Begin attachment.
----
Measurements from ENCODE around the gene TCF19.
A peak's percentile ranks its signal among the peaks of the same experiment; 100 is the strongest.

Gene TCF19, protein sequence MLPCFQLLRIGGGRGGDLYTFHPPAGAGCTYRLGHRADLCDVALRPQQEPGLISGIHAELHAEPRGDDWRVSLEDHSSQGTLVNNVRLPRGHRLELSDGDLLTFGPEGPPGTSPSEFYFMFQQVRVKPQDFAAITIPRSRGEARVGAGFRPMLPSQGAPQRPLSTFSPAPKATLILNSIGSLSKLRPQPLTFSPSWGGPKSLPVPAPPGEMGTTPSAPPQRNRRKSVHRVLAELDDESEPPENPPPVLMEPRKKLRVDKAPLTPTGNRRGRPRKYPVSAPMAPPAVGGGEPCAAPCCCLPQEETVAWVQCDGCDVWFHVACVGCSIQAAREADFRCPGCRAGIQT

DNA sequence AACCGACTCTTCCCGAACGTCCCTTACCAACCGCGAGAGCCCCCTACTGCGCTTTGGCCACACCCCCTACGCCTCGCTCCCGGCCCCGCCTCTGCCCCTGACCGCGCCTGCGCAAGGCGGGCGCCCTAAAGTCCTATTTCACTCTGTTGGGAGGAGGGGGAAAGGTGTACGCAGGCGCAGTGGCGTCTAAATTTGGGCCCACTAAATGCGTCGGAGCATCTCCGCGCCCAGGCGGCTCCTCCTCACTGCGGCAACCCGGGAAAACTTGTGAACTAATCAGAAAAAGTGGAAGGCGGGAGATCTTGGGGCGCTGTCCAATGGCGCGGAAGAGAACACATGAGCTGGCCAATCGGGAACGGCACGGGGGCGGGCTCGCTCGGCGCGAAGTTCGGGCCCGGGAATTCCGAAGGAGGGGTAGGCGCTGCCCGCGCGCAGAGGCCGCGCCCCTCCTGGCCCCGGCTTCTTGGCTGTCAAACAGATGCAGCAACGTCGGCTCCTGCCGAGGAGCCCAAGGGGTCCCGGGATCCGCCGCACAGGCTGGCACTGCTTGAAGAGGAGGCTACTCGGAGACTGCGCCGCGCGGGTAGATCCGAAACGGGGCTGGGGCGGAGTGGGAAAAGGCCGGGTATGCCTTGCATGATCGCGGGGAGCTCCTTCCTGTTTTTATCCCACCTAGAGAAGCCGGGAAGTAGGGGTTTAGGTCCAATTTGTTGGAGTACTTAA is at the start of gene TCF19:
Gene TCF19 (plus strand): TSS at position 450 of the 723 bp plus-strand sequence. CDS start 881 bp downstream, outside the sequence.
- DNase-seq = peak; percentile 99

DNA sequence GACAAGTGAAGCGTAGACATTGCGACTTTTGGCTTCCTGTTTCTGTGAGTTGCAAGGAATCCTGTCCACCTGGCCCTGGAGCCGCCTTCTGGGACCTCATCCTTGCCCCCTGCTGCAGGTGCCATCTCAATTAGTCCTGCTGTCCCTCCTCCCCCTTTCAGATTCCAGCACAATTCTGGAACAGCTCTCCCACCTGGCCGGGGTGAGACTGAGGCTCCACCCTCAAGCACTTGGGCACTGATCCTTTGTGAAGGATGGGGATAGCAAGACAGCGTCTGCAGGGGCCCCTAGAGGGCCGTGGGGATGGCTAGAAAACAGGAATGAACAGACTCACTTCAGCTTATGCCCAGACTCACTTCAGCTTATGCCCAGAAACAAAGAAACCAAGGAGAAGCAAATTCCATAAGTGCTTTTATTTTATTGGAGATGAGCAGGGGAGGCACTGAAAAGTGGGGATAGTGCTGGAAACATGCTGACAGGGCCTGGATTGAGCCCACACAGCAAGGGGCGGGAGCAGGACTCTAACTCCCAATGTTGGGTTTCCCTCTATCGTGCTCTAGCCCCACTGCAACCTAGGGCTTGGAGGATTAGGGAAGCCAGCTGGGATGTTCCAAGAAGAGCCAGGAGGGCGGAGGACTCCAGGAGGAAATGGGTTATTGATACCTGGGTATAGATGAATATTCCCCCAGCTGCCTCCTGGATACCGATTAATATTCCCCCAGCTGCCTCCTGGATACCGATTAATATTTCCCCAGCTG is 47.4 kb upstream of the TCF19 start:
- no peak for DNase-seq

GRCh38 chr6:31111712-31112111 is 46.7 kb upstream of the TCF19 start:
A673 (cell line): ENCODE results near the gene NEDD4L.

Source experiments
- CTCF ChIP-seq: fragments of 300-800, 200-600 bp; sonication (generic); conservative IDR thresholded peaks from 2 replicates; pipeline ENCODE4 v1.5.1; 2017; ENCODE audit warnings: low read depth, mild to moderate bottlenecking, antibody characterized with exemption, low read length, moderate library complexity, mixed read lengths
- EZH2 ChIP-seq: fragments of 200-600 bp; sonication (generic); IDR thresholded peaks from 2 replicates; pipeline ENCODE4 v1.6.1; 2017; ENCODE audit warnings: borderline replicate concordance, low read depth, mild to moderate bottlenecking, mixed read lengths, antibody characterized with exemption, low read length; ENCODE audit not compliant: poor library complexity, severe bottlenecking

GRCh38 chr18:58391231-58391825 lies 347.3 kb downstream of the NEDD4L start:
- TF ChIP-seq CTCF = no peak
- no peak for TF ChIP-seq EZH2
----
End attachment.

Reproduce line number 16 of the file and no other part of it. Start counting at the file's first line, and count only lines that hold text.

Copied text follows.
- no peak for TF ChIP-seq EZH2